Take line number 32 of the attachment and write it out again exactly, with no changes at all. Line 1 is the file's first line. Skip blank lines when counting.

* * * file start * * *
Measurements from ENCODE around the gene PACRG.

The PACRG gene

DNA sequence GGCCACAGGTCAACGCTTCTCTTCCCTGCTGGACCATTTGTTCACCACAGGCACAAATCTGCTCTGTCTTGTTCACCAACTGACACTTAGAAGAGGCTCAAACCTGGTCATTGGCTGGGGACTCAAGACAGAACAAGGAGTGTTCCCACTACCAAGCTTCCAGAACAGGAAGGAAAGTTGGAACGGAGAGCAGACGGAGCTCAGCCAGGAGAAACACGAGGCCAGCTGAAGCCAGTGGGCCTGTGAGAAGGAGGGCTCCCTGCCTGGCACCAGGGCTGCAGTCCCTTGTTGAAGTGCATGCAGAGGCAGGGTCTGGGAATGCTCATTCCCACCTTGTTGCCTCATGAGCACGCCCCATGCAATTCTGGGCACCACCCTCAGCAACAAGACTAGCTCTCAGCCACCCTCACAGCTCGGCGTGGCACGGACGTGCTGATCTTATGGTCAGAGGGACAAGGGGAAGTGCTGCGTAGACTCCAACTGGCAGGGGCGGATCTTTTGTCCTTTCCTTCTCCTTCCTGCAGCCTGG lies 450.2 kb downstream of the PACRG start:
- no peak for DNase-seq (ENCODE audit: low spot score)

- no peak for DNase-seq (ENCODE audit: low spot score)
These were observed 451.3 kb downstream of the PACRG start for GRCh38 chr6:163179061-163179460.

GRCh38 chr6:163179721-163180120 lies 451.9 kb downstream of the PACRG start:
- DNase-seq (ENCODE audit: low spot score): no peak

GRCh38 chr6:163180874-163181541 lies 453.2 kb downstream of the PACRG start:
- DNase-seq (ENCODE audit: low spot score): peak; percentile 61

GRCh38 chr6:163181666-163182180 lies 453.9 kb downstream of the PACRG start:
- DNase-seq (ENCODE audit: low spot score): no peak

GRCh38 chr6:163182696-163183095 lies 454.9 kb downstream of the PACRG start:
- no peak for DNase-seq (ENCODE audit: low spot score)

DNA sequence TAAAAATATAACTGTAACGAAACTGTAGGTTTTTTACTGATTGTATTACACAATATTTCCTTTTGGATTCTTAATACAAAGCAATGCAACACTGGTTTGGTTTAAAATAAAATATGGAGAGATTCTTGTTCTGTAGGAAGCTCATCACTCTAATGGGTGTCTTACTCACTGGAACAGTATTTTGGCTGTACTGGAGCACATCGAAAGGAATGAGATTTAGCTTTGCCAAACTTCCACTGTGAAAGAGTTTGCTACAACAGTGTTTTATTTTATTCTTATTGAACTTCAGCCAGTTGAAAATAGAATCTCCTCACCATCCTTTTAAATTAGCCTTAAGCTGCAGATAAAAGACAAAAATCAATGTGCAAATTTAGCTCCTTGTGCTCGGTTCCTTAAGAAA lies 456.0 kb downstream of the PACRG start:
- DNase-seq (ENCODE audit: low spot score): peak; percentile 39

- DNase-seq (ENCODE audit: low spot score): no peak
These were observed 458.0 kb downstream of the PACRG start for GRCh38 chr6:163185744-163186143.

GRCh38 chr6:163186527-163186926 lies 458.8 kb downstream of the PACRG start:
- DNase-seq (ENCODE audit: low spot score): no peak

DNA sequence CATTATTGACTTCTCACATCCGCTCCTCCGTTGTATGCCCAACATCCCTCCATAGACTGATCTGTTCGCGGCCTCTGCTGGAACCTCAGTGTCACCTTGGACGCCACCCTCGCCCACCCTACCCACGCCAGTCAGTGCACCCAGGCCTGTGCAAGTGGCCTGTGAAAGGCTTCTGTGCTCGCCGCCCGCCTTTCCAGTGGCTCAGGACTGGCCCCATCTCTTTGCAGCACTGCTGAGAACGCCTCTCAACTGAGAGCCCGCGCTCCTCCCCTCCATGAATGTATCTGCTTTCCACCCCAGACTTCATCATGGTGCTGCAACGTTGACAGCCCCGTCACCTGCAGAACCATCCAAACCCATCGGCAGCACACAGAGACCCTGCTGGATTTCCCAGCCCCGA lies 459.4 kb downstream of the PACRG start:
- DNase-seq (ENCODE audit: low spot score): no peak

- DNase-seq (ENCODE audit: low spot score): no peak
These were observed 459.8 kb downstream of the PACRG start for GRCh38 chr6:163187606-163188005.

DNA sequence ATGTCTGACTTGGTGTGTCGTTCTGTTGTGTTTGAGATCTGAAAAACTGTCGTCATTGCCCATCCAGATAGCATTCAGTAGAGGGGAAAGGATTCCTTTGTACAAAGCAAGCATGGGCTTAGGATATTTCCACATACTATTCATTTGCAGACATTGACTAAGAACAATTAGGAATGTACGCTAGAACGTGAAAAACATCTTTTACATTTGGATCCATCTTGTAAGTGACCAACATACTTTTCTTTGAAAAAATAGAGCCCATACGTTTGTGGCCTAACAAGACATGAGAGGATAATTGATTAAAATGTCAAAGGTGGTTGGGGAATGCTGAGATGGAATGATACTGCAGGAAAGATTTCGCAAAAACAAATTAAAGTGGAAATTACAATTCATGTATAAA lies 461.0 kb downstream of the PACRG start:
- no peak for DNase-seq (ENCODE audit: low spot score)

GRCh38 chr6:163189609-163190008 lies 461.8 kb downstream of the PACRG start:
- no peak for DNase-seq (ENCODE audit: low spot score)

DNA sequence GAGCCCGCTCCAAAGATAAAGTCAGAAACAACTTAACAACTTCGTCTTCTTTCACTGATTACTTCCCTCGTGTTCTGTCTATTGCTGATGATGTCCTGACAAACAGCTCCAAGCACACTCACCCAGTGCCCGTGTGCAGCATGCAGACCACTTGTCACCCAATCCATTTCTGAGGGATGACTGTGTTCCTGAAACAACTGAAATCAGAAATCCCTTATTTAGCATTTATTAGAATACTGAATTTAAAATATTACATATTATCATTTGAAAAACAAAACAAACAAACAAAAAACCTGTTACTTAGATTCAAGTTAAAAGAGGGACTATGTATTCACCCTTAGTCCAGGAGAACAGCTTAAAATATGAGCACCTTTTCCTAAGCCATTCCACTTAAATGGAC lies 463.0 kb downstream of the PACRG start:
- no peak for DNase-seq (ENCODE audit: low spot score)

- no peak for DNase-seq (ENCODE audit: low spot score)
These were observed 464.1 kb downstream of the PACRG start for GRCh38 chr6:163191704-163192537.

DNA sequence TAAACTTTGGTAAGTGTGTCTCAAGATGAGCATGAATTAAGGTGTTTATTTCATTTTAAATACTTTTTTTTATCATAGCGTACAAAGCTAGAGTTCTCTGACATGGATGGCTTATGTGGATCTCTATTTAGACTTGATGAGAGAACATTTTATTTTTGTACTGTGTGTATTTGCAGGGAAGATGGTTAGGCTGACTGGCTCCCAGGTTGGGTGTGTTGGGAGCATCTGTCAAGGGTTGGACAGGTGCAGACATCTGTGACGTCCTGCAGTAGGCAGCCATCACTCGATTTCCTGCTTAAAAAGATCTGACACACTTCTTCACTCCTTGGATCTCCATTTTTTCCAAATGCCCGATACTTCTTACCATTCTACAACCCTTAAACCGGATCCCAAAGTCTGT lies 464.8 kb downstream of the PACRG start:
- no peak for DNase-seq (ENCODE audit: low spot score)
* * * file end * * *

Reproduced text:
These were observed 464.1 kb downstream of the PACRG start for GRCh38 chr6:163191704-163192537.